How to pass an array of vectors to CustomProceduralTexture fragment shader


I’m using CustomMaterial where i’m able to pass array of vectors as uniforms (e.g. setFloatArray3) or even manage UBOs (bindUniformBlock/Buffer) in the effect of the Material (this.onBindObservable.add(() => this.updateUniforms(this.getEffect()));) to its ShaderParts (this.Fragment_Before_FragColor, etc…) and finally access it in the vertex/fragment shader.

This material also uses a CustomProceduralTexture as its diffuseTexture but in there I can only pass an array of floats using this.setFloats and that can only be 1024 floats long, which is really not enough for my use case.

So my question is, does CustomProceduralTexture has some method similar to the ones in CustomMaterial’s effect or some other mechanism how I can pass large arrays of data to its fragment shader?

Thank you in advance!

Welcome aboard!

I’m afraid there’s no UBO support in the CustomProceduralTexture class and I’m not sure it would be an easy task to add it…

Let’s see what the experts (@sebavan?) have to tell about this.

I would recommend to store your data in a texture as the max length for array in webgl uniform can be rather small: webgl - What is the max size for an array to be uploaded using gl.uniform1fv? - Stack Overflow.

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Wow, thank you for such a fast response.

I have one additional question though: If I use texture for passing data into the shader - lets say babylon’s RawTexture and I structure it as an array - meaning it will have width equal of the array length and height 1 (then I use texelFetch to access the data directly and don’t need mipmaping).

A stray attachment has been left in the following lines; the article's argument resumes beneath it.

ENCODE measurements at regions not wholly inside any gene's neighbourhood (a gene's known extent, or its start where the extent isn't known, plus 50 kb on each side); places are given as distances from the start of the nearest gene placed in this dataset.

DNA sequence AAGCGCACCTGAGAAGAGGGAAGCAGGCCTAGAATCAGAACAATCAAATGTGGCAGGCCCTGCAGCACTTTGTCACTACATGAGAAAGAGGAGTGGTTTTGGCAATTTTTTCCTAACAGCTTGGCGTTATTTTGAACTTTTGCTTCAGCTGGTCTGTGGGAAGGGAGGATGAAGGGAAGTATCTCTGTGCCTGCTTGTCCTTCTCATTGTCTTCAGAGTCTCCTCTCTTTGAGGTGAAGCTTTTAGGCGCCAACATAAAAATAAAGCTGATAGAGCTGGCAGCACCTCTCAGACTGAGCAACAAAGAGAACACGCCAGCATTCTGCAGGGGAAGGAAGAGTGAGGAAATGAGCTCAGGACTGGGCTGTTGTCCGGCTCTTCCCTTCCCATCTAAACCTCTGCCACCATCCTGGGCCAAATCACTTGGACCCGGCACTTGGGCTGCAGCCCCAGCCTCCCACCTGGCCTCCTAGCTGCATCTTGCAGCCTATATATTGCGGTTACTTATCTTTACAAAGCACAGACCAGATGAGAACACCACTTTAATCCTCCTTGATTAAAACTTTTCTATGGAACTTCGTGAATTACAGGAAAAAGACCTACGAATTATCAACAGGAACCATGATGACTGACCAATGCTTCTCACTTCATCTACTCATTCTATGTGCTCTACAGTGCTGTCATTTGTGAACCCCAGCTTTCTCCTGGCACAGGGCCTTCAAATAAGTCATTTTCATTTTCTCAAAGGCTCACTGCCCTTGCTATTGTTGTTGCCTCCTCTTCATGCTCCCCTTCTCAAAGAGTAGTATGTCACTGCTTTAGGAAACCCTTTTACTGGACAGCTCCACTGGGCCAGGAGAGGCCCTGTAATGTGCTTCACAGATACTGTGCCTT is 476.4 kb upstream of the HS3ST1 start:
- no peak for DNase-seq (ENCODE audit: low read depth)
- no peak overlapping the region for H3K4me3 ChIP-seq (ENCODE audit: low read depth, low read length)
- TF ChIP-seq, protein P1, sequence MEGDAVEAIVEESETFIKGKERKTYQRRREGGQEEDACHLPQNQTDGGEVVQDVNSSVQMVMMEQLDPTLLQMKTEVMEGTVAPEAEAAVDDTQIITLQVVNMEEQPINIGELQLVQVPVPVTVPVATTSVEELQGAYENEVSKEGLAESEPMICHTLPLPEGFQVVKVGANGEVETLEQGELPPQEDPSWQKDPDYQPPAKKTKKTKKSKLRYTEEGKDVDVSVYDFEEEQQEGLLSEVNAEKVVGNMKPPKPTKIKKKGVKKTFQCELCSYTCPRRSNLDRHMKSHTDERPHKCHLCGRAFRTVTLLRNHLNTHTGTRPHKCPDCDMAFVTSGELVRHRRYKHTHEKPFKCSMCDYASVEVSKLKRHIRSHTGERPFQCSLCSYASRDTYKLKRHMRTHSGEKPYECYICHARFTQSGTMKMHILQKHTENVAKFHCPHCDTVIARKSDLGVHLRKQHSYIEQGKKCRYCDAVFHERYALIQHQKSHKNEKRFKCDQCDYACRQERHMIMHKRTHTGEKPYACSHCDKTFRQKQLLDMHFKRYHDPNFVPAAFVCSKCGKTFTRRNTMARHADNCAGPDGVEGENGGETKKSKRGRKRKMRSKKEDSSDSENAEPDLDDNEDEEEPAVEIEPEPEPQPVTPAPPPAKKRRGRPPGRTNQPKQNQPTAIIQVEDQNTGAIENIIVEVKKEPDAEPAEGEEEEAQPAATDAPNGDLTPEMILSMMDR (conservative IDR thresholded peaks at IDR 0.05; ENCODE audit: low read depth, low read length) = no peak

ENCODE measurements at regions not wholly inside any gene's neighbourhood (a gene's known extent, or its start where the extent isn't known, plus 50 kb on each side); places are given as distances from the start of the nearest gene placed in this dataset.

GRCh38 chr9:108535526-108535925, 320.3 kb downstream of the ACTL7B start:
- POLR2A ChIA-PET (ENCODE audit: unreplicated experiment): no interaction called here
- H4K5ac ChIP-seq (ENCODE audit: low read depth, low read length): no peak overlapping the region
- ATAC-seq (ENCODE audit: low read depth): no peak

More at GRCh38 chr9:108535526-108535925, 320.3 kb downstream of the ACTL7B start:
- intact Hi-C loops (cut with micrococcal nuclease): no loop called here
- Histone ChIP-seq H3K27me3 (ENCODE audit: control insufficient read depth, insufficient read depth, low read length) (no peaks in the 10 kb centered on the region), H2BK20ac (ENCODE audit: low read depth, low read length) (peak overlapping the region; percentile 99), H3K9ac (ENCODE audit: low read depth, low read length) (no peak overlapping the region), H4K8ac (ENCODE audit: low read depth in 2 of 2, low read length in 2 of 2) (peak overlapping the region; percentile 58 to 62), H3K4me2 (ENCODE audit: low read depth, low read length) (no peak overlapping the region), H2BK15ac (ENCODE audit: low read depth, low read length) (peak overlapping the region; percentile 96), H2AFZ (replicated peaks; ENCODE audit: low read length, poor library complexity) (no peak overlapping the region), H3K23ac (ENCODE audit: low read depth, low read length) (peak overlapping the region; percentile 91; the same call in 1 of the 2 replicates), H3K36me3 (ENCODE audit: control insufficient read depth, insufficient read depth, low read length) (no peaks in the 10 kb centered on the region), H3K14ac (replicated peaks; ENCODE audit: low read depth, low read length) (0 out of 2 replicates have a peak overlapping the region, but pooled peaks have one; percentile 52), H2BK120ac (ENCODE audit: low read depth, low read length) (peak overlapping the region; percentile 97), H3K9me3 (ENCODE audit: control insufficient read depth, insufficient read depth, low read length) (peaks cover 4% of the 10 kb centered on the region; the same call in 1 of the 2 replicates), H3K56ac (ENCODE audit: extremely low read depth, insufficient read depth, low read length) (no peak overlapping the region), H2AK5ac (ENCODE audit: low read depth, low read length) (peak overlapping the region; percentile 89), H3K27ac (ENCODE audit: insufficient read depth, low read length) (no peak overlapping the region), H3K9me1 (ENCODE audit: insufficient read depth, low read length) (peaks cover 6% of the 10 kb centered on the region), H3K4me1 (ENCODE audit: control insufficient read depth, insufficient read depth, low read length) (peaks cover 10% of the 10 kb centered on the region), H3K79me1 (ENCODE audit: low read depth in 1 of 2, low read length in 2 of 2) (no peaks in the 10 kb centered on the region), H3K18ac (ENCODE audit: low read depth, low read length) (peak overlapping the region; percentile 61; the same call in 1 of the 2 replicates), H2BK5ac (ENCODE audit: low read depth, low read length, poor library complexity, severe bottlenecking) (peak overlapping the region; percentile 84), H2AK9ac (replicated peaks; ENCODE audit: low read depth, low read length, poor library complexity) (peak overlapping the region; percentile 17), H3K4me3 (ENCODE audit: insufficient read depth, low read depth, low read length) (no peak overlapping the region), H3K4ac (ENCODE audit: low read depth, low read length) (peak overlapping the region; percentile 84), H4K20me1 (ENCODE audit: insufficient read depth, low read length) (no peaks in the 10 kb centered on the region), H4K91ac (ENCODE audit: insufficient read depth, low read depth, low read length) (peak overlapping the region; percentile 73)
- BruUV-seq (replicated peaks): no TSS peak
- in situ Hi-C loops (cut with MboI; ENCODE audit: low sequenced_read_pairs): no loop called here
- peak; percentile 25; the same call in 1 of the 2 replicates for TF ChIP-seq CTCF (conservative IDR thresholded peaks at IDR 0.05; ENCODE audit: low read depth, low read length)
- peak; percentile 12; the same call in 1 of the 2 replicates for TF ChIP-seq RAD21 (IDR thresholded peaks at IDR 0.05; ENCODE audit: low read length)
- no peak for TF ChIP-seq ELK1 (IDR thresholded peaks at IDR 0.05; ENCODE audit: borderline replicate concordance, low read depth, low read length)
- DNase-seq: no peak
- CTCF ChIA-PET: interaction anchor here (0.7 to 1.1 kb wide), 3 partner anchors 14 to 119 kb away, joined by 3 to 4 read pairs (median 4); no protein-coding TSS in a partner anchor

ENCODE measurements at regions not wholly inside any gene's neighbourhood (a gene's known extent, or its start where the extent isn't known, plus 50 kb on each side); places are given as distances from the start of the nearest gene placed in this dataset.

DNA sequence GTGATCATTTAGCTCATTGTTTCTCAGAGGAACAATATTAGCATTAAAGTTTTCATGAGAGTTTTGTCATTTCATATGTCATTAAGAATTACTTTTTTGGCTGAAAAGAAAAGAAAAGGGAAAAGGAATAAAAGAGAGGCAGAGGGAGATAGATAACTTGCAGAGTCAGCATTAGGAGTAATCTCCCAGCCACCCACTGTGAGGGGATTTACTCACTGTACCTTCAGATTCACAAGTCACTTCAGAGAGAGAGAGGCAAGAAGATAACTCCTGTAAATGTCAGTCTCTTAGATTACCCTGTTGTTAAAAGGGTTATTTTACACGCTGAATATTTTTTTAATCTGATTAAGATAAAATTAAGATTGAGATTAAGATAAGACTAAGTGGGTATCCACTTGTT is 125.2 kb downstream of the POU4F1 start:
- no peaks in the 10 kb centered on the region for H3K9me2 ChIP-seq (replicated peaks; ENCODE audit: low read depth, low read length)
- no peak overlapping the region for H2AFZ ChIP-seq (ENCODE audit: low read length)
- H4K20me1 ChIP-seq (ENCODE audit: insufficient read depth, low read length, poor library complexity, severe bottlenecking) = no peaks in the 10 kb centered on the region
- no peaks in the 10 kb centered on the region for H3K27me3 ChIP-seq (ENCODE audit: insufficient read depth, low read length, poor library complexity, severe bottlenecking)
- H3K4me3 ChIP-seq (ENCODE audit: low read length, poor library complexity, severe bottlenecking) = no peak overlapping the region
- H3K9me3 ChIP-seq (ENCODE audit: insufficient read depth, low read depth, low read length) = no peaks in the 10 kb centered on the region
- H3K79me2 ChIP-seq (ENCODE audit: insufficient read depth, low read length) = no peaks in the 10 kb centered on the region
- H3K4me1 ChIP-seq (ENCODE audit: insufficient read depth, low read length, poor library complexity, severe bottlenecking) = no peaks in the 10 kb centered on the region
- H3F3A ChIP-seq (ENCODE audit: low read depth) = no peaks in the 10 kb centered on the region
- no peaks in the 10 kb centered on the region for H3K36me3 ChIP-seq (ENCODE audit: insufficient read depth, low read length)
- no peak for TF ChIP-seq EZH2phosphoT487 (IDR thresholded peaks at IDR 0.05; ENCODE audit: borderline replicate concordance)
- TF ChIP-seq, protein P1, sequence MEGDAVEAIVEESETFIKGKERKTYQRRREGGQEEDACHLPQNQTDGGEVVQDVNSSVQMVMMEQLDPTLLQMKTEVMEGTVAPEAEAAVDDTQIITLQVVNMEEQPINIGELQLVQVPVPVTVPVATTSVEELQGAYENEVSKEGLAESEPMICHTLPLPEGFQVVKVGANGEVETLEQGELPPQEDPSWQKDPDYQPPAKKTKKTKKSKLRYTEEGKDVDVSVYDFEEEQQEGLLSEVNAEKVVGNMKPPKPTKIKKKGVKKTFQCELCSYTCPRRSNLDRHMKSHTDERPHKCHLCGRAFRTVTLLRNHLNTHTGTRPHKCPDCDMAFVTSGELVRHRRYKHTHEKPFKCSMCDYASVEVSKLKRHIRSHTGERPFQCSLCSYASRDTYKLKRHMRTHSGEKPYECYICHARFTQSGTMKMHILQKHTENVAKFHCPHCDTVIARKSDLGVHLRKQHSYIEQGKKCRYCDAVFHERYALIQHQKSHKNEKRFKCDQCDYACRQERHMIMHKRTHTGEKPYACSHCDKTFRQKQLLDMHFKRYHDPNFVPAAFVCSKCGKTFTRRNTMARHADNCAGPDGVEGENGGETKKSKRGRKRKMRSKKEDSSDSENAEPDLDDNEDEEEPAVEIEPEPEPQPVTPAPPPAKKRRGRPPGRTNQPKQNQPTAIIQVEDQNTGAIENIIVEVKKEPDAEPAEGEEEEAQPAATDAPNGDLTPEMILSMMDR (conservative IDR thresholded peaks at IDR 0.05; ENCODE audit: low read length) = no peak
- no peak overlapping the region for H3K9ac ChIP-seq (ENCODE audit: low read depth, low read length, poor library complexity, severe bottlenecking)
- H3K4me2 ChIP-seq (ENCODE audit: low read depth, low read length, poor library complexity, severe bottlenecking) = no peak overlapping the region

Now, will babylon always end up padding the texture to a square, therefore I’ll end up wasting a lot of memory (lets say 2048x1 texture padded to 2048x2048)… or does babylon use something like Rectangle Texture - OpenGL Wiki under the hood automatically if it detects the dimensions do not match? If not, is there some way to turn it on?

Thanks again for your time :slight_smile:

No, Babylon won’t make your texture POT (Power Of Two) if in WebGL2. However it will do it in WebGL1 because WebGL1 does not support non POT textures.

You normally don’t want to use W x 1 pixel textures, as there is a limit to the width/height of a texture, depending on the GPU. You should instead use something like 256x256 (or less, depending on your needs, but you can reuse this texture for multiple data) and use modulo arithmetic in your shader to read from the texture (or hardcode things, knowing the width of the texture in advance).